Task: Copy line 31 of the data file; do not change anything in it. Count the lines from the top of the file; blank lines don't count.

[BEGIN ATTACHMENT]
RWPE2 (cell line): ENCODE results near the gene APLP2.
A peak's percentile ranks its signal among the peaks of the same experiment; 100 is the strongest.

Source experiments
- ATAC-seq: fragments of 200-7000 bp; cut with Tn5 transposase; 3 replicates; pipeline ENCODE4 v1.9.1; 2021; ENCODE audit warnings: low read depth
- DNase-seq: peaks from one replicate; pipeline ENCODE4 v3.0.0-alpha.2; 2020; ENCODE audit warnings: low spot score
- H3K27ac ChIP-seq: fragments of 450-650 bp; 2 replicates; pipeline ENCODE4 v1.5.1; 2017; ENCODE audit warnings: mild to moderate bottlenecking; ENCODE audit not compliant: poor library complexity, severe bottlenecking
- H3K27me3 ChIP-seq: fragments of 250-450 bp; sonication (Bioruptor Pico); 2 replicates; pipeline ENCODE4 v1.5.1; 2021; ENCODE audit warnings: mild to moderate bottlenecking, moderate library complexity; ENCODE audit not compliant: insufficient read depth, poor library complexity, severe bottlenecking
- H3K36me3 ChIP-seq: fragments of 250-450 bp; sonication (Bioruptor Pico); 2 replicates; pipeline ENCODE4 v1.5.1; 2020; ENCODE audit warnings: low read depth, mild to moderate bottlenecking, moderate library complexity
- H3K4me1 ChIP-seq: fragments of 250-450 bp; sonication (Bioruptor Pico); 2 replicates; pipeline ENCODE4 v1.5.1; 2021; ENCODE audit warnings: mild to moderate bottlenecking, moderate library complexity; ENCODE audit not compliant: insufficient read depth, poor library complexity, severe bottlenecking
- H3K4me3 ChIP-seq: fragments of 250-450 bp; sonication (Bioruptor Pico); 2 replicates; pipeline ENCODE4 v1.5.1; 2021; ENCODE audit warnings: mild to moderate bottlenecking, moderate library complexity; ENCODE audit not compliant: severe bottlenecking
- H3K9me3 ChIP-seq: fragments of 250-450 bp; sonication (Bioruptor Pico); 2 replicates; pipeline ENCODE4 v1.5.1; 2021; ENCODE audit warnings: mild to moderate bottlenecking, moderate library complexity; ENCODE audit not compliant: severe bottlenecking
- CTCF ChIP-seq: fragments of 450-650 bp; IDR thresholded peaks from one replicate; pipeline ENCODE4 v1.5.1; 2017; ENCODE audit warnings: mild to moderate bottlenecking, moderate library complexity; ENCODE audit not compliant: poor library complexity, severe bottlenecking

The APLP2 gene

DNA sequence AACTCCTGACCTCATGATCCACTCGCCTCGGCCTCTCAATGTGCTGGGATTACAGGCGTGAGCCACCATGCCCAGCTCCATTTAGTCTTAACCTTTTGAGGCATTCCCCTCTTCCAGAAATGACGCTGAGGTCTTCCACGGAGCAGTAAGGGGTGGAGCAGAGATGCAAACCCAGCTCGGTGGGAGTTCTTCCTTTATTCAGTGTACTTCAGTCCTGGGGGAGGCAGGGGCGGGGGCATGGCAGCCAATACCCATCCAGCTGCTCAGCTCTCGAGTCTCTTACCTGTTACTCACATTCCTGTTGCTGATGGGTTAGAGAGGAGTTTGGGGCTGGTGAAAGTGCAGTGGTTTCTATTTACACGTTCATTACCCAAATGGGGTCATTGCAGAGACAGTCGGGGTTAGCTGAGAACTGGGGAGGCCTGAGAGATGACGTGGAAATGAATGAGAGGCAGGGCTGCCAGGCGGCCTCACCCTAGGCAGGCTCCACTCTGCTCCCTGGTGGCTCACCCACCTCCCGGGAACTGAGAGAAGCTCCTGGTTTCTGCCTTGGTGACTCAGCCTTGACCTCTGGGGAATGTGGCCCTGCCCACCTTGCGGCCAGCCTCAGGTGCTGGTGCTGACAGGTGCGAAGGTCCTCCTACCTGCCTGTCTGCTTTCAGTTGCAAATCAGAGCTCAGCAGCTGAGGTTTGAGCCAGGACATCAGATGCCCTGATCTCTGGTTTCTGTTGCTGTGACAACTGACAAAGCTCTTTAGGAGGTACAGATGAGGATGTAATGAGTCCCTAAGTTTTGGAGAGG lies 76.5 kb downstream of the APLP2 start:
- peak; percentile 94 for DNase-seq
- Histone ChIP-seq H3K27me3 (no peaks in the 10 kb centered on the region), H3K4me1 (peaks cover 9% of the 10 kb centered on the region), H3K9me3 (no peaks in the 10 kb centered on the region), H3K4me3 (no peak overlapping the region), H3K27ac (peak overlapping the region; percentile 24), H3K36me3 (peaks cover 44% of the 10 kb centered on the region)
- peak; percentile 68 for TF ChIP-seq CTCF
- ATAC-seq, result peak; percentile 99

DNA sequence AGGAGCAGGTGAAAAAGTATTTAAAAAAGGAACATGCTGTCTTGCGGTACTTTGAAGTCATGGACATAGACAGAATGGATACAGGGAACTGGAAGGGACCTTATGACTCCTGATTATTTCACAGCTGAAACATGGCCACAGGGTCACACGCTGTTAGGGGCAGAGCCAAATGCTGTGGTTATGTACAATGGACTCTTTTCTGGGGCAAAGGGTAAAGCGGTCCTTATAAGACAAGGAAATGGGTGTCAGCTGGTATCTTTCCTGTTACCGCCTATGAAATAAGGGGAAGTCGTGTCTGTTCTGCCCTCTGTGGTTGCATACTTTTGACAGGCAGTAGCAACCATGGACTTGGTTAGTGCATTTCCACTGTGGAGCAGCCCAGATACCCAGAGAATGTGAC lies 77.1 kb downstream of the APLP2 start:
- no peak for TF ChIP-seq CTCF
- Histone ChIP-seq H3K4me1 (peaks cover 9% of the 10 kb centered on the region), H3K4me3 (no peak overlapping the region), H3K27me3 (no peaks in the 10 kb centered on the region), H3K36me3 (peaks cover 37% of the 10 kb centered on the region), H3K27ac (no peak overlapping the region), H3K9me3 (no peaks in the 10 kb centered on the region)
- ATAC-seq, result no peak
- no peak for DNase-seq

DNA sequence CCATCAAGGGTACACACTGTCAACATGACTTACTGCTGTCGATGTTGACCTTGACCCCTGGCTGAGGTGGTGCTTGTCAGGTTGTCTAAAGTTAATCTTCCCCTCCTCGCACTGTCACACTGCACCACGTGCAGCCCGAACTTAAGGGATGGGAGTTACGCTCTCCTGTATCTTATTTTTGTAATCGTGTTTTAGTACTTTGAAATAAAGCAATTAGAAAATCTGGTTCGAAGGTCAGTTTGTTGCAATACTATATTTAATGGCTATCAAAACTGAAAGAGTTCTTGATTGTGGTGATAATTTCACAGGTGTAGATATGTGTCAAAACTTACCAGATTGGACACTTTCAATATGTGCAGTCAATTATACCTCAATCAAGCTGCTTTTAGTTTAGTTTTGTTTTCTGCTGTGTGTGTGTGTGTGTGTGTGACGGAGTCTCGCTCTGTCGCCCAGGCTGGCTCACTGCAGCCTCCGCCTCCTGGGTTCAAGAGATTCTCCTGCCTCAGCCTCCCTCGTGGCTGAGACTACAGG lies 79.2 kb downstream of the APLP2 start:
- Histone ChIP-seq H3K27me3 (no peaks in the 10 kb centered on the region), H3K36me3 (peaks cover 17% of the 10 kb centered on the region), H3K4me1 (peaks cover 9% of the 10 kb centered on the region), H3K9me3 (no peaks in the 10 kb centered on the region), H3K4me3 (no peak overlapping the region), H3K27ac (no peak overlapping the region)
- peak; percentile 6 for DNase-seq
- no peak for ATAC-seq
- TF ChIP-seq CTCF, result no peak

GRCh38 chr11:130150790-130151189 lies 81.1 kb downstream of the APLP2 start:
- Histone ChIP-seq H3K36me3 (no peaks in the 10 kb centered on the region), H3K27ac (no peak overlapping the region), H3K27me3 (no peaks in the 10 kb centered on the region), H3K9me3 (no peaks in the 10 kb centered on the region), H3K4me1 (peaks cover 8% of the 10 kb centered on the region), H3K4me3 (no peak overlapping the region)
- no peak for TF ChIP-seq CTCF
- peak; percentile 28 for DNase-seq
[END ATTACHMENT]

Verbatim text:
- no peak for TF ChIP-seq CTCF